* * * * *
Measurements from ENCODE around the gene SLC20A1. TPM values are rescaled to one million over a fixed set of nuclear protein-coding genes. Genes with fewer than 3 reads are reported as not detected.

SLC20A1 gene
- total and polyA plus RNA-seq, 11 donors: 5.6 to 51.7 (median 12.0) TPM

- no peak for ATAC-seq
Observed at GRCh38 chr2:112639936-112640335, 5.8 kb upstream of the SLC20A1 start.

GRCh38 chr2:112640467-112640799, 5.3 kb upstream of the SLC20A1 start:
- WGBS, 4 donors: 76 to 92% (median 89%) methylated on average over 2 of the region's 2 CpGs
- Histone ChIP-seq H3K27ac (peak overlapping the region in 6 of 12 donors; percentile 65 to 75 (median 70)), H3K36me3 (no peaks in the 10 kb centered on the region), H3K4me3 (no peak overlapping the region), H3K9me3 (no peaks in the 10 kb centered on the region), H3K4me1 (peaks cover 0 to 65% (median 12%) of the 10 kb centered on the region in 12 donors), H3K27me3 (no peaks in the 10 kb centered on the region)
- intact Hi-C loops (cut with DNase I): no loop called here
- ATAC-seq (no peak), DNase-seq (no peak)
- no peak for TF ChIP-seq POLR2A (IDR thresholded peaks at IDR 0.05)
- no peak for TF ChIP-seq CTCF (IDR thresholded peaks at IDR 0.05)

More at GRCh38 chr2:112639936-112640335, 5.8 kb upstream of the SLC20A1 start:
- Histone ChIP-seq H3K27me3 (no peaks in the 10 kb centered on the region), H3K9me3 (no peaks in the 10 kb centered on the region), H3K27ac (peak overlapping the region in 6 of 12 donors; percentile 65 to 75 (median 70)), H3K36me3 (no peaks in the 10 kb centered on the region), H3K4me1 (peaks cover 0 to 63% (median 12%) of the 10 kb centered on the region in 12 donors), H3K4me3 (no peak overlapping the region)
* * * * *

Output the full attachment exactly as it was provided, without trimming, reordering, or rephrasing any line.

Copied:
Measurements from ENCODE around the gene SLC20A1. TPM values are rescaled to one million over a fixed set of nuclear protein-coding genes. Genes with fewer than 3 reads are reported as not detected.

SLC20A1 gene
- total and polyA plus RNA-seq, 11 donors: 5.6 to 51.7 (median 12.0) TPM

- no peak for ATAC-seq
Observed at GRCh38 chr2:112639936-112640335, 5.8 kb upstream of the SLC20A1 start.

GRCh38 chr2:112640467-112640799, 5.3 kb upstream of the SLC20A1 start:
- WGBS, 4 donors: 76 to 92% (median 89%) methylated on average over 2 of the region's 2 CpGs
- Histone ChIP-seq H3K27ac (peak overlapping the region in 6 of 12 donors; percentile 65 to 75 (median 70)), H3K36me3 (no peaks in the 10 kb centered on the region), H3K4me3 (no peak overlapping the region), H3K9me3 (no peaks in the 10 kb centered on the region), H3K4me1 (peaks cover 0 to 65% (median 12%) of the 10 kb centered on the region in 12 donors), H3K27me3 (no peaks in the 10 kb centered on the region)
- intact Hi-C loops (cut with DNase I): no loop called here
- ATAC-seq (no peak), DNase-seq (no peak)
- no peak for TF ChIP-seq POLR2A (IDR thresholded peaks at IDR 0.05)
- no peak for TF ChIP-seq CTCF (IDR thresholded peaks at IDR 0.05)

More at GRCh38 chr2:112639936-112640335, 5.8 kb upstream of the SLC20A1 start:
- Histone ChIP-seq H3K27me3 (no peaks in the 10 kb centered on the region), H3K9me3 (no peaks in the 10 kb centered on the region), H3K27ac (peak overlapping the region in 6 of 12 donors; percentile 65 to 75 (median 70)), H3K36me3 (no peaks in the 10 kb centered on the region), H3K4me1 (peaks cover 0 to 63% (median 12%) of the 10 kb centered on the region in 12 donors), H3K4me3 (no peak overlapping the region)